Jakobsen et al.[66] examined the potential of exosomal proteins as diagnostic markers in advanced NSCLC. The EV (extracellular vesicle) array showed that the expression levels of CD9, CD63, and CD81 were significantly high in cancerous patients. Likewise, according to the EV array, NYESO-1, EGFR, and PLAP showed a strong correlation with a poor survival in NSCLC[11]. In addition, SRGN, TPM3, THBS1, and HUWE1 may serve as biomarkers to distinguish lung adenocarcinoma subjects from controls[67]. Combination of carcinoembryonic antigen, exosomal alpha-2-HS-glycoprotein and extracellular matrix protein 1 (ECM1) could improve the diagnostic accuracy of NSCLC[68]. Gao et al.[69] indicated that plasma exosomal total protein, Tim-3 and Galectin-9 were significantly increased in NSCLC, and were positively associated with larger tumor size, advanced TNM stage, and distant metastases. The higher level of leucinerich a-2-glycoprotein (LRG1) was detected in urinary exosomes and may be a non-invasive diagnostic biomarker of NSCLC in urine[70].

    Several studies have shown that exosomal miRNAs may serve as potential biomarkers for the early diagnosis of lung cancer. Rabinowits et al.[71] suggested that exosomal miRNAs in NSCLC patients very closely resemble those in NSCLC tissue, indicating that such a liquid biopsy may obviate the need to obtain tumor tissues. Tumor-derived exosomal miRNAs, adenocarcinoma-specific miR-181-5p, miR-361-5p, miR-30a-3p, and miR-30e-3p, and squamous cell carcinoma-specific miR-10b-5p, miR-320b, and miR-15b-5p, were isolated from the plasma of early-stage NSCLC patients, which are able to discriminate between adenocarcinoma and squamous cell carcinoma, thereby serving as noninvasive biomarkers for early diagnosis of NSCLC[72]. Exosomal miR-1169 and miR-260 have also been identified as potential biomarkers that can distinguish between early-stage wild-type EGFR and mutant EGFR NSCLC[73]. Exosomal miR-20b-5p and miR-3187-5p were drastically reduced in early-stage NSCLC patients than those in healthy controls, showing both exosomal miRNAs were efficient diagnostic biomarkers for early-stage NSCLC[74]. Exosomal miR-126 has also been identified as a possible diagnostic biomarker for NSCLC progression[75]. In fact, exosomes exist extensively in body fluids other than blood, and increasing attention has been focused on diagnostic assays in pleural fluid. Tamiya et al.[76] revealed that exosomal miR-182 and miR-210 were demonstrated to have a diagnostic potential for differentiating lung adenocarcinoma pleural effusion from benign pleural effusion. Additionally, exosomal miR-200 and mRNA transcript encoding lipocalin-2 from pleural effusions may be considered as diagnostic markers to discriminate lung adenocarcinoma patients from patients with benign inflammatory processes[77].

    Recently, exosomal RNAs have been reported to predict the prognosis of a variety of cancers including lung cancer. Dejima et al.[78] showed that exosomal miR-21 and miR-4257 levels of the NSCLC patients were significantly upregulated during recurrence and can be used as recurrence-specific biomarkers. Additionally, another study reported that low exosomal let-7a-5p levels were significantly associated with a worse cancer-related survival rate in lung adenocarcinoma patients[79]. Luo et al.[80] also demonstrated that serum exosomal miR-382 was considered as an independent prognostic biomarker for NSCLC. Zhang et al.[81] suggested that exosomal lncRNA MALAT-1 was highly expressed in NSCLC patients and was positively associated with lymphatic metastasis and TNM stage, thereby indicating that exosomal MALAT-1 may be a non-invasive biomarker for diagnosis and prognosis of NSCLC. Moreover, tumor-derived exosomal eIF4E has the potential for use as a biomarker for survival prediction in NSCLC[82].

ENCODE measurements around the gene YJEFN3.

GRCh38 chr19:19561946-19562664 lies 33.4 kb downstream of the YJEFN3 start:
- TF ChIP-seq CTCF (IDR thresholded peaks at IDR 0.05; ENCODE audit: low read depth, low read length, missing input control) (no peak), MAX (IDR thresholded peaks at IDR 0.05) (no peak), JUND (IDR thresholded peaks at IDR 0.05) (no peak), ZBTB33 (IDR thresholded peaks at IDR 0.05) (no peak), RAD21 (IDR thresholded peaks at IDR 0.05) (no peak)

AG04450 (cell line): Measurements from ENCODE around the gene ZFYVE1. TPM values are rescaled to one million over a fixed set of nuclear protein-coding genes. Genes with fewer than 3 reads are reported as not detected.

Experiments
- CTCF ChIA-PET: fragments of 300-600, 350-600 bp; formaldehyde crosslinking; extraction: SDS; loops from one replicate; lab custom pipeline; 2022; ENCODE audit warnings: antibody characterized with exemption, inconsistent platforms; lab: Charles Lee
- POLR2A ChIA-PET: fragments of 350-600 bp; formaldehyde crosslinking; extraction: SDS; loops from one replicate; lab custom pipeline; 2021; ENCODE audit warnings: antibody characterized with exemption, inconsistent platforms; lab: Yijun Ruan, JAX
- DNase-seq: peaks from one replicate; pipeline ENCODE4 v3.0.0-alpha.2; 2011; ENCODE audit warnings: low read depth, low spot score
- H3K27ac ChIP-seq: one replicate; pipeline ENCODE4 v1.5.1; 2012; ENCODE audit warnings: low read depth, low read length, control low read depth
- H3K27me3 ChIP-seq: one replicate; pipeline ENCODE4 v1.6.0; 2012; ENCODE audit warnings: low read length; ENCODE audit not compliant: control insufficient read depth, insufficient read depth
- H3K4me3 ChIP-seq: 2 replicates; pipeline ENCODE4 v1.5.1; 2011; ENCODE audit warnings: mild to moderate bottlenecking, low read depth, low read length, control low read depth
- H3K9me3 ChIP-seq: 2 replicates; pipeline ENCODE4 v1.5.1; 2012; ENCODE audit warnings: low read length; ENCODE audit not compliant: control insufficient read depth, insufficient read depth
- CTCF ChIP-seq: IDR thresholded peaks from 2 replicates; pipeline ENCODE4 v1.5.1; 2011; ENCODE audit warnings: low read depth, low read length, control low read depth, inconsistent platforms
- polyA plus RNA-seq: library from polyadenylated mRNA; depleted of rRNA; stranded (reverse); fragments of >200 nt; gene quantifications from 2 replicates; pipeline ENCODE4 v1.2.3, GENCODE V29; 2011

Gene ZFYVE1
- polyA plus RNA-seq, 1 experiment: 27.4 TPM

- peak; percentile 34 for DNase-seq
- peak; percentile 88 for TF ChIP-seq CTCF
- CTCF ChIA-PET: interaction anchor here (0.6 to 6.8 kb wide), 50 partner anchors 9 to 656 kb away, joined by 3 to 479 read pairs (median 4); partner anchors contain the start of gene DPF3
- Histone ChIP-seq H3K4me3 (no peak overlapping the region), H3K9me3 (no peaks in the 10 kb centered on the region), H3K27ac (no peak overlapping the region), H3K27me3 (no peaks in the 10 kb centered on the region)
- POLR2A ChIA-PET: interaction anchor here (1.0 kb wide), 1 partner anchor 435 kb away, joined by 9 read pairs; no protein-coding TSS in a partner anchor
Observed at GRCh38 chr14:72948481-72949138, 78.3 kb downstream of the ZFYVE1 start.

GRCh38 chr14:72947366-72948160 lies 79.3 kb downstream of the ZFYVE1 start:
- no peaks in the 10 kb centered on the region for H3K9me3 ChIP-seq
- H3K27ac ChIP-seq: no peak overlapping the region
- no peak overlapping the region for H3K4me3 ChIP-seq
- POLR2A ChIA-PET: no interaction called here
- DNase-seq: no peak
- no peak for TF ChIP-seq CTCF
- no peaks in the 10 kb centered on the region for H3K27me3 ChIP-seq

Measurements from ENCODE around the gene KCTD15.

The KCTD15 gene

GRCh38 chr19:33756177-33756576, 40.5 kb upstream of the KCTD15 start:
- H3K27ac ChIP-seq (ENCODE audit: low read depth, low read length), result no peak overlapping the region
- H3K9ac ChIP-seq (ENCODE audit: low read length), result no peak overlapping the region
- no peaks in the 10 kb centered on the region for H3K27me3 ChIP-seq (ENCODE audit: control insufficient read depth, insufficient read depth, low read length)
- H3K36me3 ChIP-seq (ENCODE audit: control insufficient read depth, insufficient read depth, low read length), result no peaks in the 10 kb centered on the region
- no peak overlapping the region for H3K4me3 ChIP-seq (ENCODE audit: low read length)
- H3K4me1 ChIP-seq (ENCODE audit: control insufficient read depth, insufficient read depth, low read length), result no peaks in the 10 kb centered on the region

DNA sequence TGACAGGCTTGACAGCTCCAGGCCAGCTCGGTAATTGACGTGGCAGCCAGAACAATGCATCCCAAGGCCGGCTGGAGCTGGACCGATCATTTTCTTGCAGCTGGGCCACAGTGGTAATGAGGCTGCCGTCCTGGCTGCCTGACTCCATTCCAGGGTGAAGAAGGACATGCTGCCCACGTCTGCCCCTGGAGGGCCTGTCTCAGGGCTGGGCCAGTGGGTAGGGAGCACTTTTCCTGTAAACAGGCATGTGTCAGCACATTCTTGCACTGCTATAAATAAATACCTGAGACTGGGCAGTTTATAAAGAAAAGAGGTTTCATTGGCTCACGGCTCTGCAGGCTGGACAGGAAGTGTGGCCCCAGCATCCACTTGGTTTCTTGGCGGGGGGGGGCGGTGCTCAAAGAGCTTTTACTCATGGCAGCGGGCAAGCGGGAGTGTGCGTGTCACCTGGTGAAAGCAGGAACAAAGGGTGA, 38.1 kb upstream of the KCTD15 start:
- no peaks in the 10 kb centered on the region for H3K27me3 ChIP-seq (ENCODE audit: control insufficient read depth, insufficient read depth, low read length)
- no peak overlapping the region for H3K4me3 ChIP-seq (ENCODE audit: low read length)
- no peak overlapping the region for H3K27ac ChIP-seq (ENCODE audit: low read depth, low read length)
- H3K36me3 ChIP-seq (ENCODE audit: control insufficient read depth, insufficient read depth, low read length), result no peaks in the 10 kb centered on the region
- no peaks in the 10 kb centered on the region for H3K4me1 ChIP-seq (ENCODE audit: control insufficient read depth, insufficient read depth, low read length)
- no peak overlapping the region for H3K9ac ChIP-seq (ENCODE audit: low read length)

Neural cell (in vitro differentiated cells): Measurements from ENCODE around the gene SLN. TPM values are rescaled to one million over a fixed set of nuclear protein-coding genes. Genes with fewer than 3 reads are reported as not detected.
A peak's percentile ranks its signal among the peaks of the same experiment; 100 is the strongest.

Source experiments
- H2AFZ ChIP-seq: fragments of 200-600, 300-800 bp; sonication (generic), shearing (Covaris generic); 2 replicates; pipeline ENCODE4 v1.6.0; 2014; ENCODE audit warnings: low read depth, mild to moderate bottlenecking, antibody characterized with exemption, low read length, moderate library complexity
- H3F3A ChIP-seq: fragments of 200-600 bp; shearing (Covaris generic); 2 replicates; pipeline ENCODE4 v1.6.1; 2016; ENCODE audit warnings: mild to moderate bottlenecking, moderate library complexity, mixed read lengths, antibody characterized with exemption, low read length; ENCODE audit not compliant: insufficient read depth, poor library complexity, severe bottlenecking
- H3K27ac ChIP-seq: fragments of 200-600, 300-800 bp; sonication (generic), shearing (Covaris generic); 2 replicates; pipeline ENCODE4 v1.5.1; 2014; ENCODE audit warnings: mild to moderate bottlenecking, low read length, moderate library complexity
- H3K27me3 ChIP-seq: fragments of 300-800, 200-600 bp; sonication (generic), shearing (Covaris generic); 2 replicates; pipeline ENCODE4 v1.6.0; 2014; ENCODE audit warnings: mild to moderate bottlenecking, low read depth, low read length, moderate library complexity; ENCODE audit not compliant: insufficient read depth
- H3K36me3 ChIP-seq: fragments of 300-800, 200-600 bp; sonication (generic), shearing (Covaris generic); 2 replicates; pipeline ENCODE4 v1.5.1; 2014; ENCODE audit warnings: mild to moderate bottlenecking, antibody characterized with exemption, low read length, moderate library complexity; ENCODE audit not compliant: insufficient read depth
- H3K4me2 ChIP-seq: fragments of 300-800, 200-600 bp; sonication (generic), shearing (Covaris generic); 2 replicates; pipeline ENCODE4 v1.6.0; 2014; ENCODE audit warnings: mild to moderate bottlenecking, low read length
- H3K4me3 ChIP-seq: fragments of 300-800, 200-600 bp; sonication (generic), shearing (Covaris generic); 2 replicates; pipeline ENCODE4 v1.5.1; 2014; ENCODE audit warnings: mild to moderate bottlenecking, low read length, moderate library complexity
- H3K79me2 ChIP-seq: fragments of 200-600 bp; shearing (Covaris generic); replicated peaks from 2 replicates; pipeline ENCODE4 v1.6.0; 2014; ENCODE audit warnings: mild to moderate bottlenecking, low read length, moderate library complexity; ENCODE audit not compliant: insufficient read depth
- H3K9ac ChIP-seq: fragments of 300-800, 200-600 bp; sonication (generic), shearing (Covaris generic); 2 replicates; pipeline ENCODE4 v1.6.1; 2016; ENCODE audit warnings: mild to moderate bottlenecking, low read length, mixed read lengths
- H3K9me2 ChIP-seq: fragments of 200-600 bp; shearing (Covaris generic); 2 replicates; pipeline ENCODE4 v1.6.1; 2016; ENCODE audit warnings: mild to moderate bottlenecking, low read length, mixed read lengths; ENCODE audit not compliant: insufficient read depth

Acquired resistance to general therapies, including chemotherapy, radiotherapy, immunotherapy, and targeted therapy, is a major challenge in the treatment of lung cancer. Nowadays, the use of exosomes as biomarkers for predicting therapeutic responses has gathered much attention. Exosomal hsa_circ_0014235 isolated from plasma promoted cisplatin chemoresistance and may serve as a promising biomarker for NSCLC treatment[83]. Exosomal miR-4443 might also promote cisplatin resistance of NSCLC by regulating FSP1-mediated ferroptosis[84]. In addition, Li et al.[85] showed that plasma exosomal miR-92b-3p was significantly increased in chemoresistant small cell lung cancer patients and might serve as a potential dynamic biomarker for monitoring the drug resistance. Exosomal miR-29a-3p and miR-150-5p were identified as circulating biomarkers during thoracic radiation therapy for NSCLC and were correlated with delivered radiation therapy dose[86]. At present, precision medicine based on immunotherapy and targeted therapy has given new hope for lung cancer patients. The ensuing problems of drug resistance have gained much interest from the research community. For example, exosomal miR-323-3p, miR-1468-3p, miR-5189-5p, and miR-6513-5p were identified as potential biomarkers to discriminate between osimertinib-resistant and osimertinib-sensitive NSCLC patients[87], and exosomal miR-210-3p secreted by osimertinib-resistant HCC827 and PC-9 cells was able to promote epithelial-mesenchymal transition and drug resistance in osimertinib-sensitive, EGFR mutant NSCLC cells[88]. Moreover, exosomal circRNA_102481 enhanced EGFR-TKIs resistance through the microRNA-30a-5p/ROR1 axis in NSCLC[89]. Peng et al.[90] suggested that high exosomal miR320d, miR320c, and miR320b levels were corelated with poor response to anti-PD-1 treatment in patients with NSCLC, and exosomal miR-125b-5p was identified to be one potential target for anti-PD-1 treatment. In summary, exosomal RNAs in lung cancer could be used for monitoring therapy response/relapse to improve personalized therapy strategies.